Save The Three Cups Hotel

The Three Cups Hotel

Campaigning for preservation of the hotel where J.R.R. Tolkien stayed and gained inspiration for his mythology. Jane Austen, G.K. Chesterton, Tennyson and H.W. Longfellow were also guests. The hotel featured in the film, “The French Lieutenant’s Woman”. Please send articles to me, Andrew Townsend, at or add a comment. Thanks to David Moss for all his work. Comments are closed at WDDC for the plans to redevelop the site but you can still write to the papers.

Thursday, January 06, 2005

Tribute to Humphrey Carpenter by Andrew Townsend

I expect that many visitors to this web site will be saddened to hear of the untimely death of Tolkien’s biographer, Humphrey Carpenter, on 4th January at the age of 58.

His meticulously researched biography of Tolkien gives remarkable insight into the life of a very remarkable author. It was through his book that I first heard of the connection between Tolkien and the Three Cups Hotel. According to the obituary I read, Humphrey Carpenter was an affable man with many talents as a broadcaster, writer and musician. I'm sure that he will be greatly missed by his family, friends and acquaintances.

Carpenter expressed astonishment in his book about how a shy unassuming man like JRR Tolkien who travelled so little could have created such a vast imaginary world as his Middle Earth. But Tolkien did like to get about to walk in the English countryside and to experience the seashore. He did this in Dorset as much as anywhere and anyone who wants to understand more about Tolkien would do well to visit Lyme Regis. Apparently, Tolkien found the atmosphere in the Three Cups conducive to his writing and drawing. What a pity that this place cannot be open to artists, writers and others today!

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Monday, January 03, 2005

A Tolkien Museum and Study Centre? By Ted Nasmith

As someone who owes my artistic fortunes largely to an abiding love of the legacy of J.R.R. Tolkien, I’d like to add my voice to this appeal. Clearly, the opportunity exists here to create a local point of interest in some form through preservation of this fine former hotel.

One of the most significant driver’s of Tolkien’s staggeringly rich imaginative outpouring of invented myth and stories was a recognition of the tragic paucity of folkloric material left over from Britain’s Anglo-Saxon and earlier history, suppressed and destroyed wantonly by the incoming Norman invaders of the time. He felt that in creating his elaborate, linguistically inspired pre-history that he was helping mitigate this terrible loss, and it showed his extraordinary love of England in a way few can be said to match. Surely a man as devoted to his nation as this, as singularly important to the national identity, deserves to have as many of the actual places he visited preserved as possible.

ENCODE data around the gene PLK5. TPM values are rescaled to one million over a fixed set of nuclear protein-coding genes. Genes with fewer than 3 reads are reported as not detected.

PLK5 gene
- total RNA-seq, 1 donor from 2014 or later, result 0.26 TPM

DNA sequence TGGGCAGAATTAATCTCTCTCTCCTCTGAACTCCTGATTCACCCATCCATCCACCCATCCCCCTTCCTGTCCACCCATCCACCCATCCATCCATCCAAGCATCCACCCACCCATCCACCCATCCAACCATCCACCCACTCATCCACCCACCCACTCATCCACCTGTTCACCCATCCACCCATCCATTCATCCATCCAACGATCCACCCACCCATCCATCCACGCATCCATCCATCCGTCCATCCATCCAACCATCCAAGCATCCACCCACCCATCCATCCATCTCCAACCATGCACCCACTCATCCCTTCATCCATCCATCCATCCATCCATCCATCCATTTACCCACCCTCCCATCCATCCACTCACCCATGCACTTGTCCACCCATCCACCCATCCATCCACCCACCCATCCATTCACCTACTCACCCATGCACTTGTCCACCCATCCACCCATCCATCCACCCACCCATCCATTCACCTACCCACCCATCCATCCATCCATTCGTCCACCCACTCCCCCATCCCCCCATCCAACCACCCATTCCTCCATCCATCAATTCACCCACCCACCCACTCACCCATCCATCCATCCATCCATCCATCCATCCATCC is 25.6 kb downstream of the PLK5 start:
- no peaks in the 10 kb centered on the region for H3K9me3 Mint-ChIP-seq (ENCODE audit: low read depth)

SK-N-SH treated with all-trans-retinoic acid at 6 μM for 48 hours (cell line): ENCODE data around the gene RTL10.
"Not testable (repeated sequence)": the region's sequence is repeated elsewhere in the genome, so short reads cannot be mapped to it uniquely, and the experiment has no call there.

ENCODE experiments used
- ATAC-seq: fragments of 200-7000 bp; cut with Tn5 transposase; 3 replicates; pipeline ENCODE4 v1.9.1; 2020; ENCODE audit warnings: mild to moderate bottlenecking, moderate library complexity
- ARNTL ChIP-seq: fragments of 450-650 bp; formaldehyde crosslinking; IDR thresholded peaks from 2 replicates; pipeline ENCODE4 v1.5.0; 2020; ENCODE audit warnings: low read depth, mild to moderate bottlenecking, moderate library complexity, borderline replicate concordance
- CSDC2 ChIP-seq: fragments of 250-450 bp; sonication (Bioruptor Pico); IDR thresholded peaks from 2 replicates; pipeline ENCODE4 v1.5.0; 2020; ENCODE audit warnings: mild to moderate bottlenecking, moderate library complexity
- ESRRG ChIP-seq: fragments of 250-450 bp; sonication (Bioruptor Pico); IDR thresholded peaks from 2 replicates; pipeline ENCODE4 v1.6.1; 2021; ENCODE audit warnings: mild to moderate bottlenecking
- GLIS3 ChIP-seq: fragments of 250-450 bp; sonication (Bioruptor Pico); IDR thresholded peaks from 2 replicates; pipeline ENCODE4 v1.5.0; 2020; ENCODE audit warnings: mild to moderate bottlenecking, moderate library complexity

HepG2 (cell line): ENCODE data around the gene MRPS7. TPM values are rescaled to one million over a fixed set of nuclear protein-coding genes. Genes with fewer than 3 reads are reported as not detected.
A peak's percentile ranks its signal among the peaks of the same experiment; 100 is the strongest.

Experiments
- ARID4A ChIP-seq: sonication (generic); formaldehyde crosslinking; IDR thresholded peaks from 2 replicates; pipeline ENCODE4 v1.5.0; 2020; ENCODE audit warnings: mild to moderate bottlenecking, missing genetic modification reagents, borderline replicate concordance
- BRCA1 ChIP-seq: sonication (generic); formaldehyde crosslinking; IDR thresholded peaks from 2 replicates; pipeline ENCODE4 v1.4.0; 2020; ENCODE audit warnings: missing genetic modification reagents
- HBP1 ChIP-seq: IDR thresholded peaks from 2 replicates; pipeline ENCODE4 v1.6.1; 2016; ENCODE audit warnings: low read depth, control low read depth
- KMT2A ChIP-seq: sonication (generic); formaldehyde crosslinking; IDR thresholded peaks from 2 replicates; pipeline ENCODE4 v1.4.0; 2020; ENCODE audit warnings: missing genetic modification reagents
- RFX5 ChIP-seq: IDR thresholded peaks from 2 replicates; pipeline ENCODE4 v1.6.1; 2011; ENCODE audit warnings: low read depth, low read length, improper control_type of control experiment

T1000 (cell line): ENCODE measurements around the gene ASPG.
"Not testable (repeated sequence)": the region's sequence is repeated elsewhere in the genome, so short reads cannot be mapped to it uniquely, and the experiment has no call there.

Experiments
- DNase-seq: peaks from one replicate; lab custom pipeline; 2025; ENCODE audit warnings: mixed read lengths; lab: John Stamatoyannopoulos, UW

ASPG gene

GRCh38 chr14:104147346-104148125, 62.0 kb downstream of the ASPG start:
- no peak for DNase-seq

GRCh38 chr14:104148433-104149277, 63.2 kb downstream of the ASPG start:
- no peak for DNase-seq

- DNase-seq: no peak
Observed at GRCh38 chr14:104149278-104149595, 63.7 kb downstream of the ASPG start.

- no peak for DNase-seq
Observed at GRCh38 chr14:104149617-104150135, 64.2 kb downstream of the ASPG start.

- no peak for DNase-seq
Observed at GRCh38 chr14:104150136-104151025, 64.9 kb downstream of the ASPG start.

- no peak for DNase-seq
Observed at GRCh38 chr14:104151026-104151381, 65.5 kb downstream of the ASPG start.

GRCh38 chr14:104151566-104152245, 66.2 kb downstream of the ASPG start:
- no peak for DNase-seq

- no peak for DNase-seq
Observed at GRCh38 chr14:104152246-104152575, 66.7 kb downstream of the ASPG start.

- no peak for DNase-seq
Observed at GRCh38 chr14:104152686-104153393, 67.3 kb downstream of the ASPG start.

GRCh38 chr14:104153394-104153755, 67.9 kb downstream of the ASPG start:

After all, this is also a man who, in the appalling crucible of the Great War, accepted the need to put his very life on the line for his country in her hour of Darkness, regardless that had he not survived, none of us would ever had heard of him or had our lives so deeply enriched! The war itself gave much impetus to his later literary output, such that even out of this far more personal tragedy and loss (as against the aforementioned loss of specifically English folklore), his prose and poetry ultimately gained far greater poignancy and resonance.

Perhaps the loss of The Three Cups Hotel is not something truly significant in the greater scheme of things, but on the other hand, it is the loss, or at least unavailability of such actual landmarks of his life, that deny those who recognize the contribution of such literary geniuses access to Places in which to remember them, and thus the context of their times. Indifference to such historical graces must always be resisted! Tolkien loved the Sea in particular, so The Three Cups would be a fitting place to memorialize him for that reason alone. But if it were to be restored and include, if not feature, a memorial of some kind to him, it would not only provide that, but have the added benefit of boosting the local economy, since Tolkien has indisputably become a worldwide phenomenon. Dare I suggest that a facility like The Three Cups could even become the location—long overdue---of a Museum and Study Centre for Tolkien? Currently, there is no one general facility to which collections of valuable Tolkien memorabilia and art might be donated, sadly.

It remains to be seen therefore whether this significant opportunity may be seized on or not by one or more visionary benefactors.

Ted Nasmith
Tolkien Illustrator

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